On Feb. 5, Tufts Medical School hosted a panel discussion on the role of public health professionals and mental health providers on preventing tragedies like the mass shooting in Newtown, Conn. The panel was moderated by John Schreiber, M.D., professor and chairman of the Department of Pediatrics at the medical school, and featured Janice Levine, Ph.D., a clinical and developmental psychologist who responded to the Newtown, CT shootings; Jon Sargent, M.D., director of child and adolescent psychiatry at Tufts Medical Center and social & behavioral medicine lecturer; Laurel Leslie, M.D., MPH, a developmental-behavioral pediatrician and public health researcher with the Tufts Clinical and Translational Science Institute; and Sigalit Hoffman, M.D., a psychiatrist and medical director of the Massachusetts Child Psychiatry Access Project at Tufts Medical Center. Each panelist focused on a different piece of the tragedy and the problems behind it. Throughout the discussion, two themes emerged: violence and the role of violent media in society, and weapons and the second amendment.
Janice Levine, Ph.D., opened the discussion with her experiences as one of the first mental health professionals to respond on-site to the tragedy. Mentioning the Sandy Hook Promise, a community-based initiative to “support common sense solutions that make my community and our country safer from similar acts of violence,” Levine highlighted the similarities between their mission and that of medical practitioners. However, she also stressed that doctors have a responsibility to be the first to respond to the warning signs that arise before tragedy strikes.
“You are in a field where you alone can be a diagnostician and first responder; where you are singular privy to the health and lifestyle of your patients,” she said. Levine urged students to begin dialogues and become pioneers within the AMA and AAP “to protect and enhance the sanctity of speech between doctor and patient, and that they use this privilege wisely to advance protection, safety, and the prevention of harm to our children.”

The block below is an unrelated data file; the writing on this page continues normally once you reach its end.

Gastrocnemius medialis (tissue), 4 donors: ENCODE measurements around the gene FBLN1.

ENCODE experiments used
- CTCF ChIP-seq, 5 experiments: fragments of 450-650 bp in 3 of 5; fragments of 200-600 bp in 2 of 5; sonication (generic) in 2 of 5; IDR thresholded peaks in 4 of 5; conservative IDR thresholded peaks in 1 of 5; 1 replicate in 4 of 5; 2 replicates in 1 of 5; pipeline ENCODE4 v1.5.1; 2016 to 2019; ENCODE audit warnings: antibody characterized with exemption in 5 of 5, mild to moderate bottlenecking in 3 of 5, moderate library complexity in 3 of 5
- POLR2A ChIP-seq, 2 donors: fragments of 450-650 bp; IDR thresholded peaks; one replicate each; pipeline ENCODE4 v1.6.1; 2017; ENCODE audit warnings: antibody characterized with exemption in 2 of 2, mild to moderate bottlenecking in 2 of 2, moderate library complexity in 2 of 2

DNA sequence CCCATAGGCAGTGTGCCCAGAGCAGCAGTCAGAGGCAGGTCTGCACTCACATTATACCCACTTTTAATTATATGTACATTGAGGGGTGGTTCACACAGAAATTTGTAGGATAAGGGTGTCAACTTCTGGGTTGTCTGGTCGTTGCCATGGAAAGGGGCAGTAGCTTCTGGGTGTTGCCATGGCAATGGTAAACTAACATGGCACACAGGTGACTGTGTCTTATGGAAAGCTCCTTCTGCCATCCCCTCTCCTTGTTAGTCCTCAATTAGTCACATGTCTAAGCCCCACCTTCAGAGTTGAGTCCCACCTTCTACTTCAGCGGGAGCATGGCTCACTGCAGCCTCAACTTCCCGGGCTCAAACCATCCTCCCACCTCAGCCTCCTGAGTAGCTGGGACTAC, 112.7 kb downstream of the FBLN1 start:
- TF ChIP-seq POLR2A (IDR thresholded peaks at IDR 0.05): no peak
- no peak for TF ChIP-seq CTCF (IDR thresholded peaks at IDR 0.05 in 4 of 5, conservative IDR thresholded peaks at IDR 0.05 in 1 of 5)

Sigalit Hoffman, M.D., continued the discussion outlining the red flags associated with trauma, especially in children. She highlighted the importance of adults dealing with the tragedy while still being emotionally available for their children. Hoffman also stressed that some children would be more affected by the tragedy than others, and identifying those children is one of the most important pieces of recovery for the Newtown community. In dealing with the aftermath of the tragedy, she spoke of schools preparing plans in the event that such things were to occur and so they are ready to act on it if disasters strike.
Jon Sargent, M.D., re-directed the conversation to focus on the larger societal issues at hand. He reminded the audience of data surrounding gun violence and concluded that it’s “community-based and selective.”
“Violence tends to occur at the intersection between race and poverty; adversity builds on adversity,” he explained. Sargent’s call to action for those in attendance was to honor the tragedy and get involved as civilians through community watches, mentorships, picking up trash–anything that would strengthen communities where these crimes are more probable.
Laurel Leslie, M.D., MPH, concluded the discussion by bringing everything back to the individual level: “What can I do as one person? What can I do outside and beyond myself?” she asked. As citizens, Leslie explained, we can all change public discourse and thought around gun violence by challenging the existing norms about them. We can also push for change by signing petitions. As healthcare professionals, Leslie urged the students in the room to ask the difficult questions: to ask patients about suicide.
After the panel discussion, the audience asked questions that led to many revealing facts about violence, children and metal health access:
- 20% of kids are at high risk for being affected from watching violent video games
- According to Sargent, some kids are “adult magnets:” they’re attractive, intelligent, athletic and overall successful. These kids receive the most attention, yet it’s the non-adult magnets that need the most help. If people want to help stop inner city violence, they must make a difference one-on-one with the non-adult magnets.
- The availability of mental health access for children is alarmingly low. There are 75 million children in America and only 8,000 child psychiatrists. These mental health practitioners live in very concentrated urban areas and are not accessible to children throughout the country. Also, the insurance reimbursement for psychologists is not sufficient, so most child psychiatrists chose to open private practices. The panel agreed the system is flawed and Sargent spoke to the aspiring medical practitioners in the room, the future of American health and medicine, “We don’t do this well and we are giving it to you.”
John Schreiber, M.D., MPH, ended the discussion with news that the NRA is currently attempting to block H.R. 321, a bill that allows research on firearm safety and gun violence, and urged attendees to call their congressmen and support the bill.